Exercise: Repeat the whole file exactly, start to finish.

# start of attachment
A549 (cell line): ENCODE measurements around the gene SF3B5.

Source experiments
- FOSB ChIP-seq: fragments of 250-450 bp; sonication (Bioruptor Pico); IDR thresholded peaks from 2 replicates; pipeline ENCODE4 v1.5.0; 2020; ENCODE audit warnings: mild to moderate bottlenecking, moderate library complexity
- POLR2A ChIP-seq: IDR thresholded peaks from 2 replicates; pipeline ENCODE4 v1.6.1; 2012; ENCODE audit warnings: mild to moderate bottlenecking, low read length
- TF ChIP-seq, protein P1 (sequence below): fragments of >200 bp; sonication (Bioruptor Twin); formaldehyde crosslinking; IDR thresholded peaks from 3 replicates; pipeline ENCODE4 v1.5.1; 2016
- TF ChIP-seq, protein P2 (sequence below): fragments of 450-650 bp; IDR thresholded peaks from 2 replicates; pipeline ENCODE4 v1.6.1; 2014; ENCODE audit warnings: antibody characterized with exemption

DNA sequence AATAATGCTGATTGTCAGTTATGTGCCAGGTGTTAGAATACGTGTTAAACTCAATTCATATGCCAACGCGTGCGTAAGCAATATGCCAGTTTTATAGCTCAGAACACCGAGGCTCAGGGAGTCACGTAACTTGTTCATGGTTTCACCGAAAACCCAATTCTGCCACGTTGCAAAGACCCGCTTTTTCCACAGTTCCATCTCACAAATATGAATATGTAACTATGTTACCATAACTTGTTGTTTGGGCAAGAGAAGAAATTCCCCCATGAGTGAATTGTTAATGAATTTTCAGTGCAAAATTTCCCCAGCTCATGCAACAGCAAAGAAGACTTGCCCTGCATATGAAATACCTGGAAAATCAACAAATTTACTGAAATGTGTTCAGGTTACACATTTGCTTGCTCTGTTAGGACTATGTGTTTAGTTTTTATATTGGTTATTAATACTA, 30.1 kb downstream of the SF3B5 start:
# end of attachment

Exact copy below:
A549 (cell line): ENCODE measurements around the gene SF3B5.

Source experiments
- FOSB ChIP-seq: fragments of 250-450 bp; sonication (Bioruptor Pico); IDR thresholded peaks from 2 replicates; pipeline ENCODE4 v1.5.0; 2020; ENCODE audit warnings: mild to moderate bottlenecking, moderate library complexity
- POLR2A ChIP-seq: IDR thresholded peaks from 2 replicates; pipeline ENCODE4 v1.6.1; 2012; ENCODE audit warnings: mild to moderate bottlenecking, low read length
- TF ChIP-seq, protein P1 (sequence below): fragments of >200 bp; sonication (Bioruptor Twin); formaldehyde crosslinking; IDR thresholded peaks from 3 replicates; pipeline ENCODE4 v1.5.1; 2016
- TF ChIP-seq, protein P2 (sequence below): fragments of 450-650 bp; IDR thresholded peaks from 2 replicates; pipeline ENCODE4 v1.6.1; 2014; ENCODE audit warnings: antibody characterized with exemption

DNA sequence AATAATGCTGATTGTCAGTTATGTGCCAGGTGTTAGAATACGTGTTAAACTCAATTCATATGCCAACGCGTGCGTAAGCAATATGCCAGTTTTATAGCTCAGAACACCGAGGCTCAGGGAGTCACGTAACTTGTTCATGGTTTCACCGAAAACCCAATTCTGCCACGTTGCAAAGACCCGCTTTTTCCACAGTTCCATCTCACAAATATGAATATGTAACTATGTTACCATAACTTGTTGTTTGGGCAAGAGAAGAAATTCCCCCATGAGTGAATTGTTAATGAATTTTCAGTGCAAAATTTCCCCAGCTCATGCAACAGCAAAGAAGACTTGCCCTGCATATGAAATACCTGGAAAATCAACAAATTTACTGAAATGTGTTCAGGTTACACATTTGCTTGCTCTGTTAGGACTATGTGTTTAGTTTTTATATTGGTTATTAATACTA, 30.1 kb downstream of the SF3B5 start: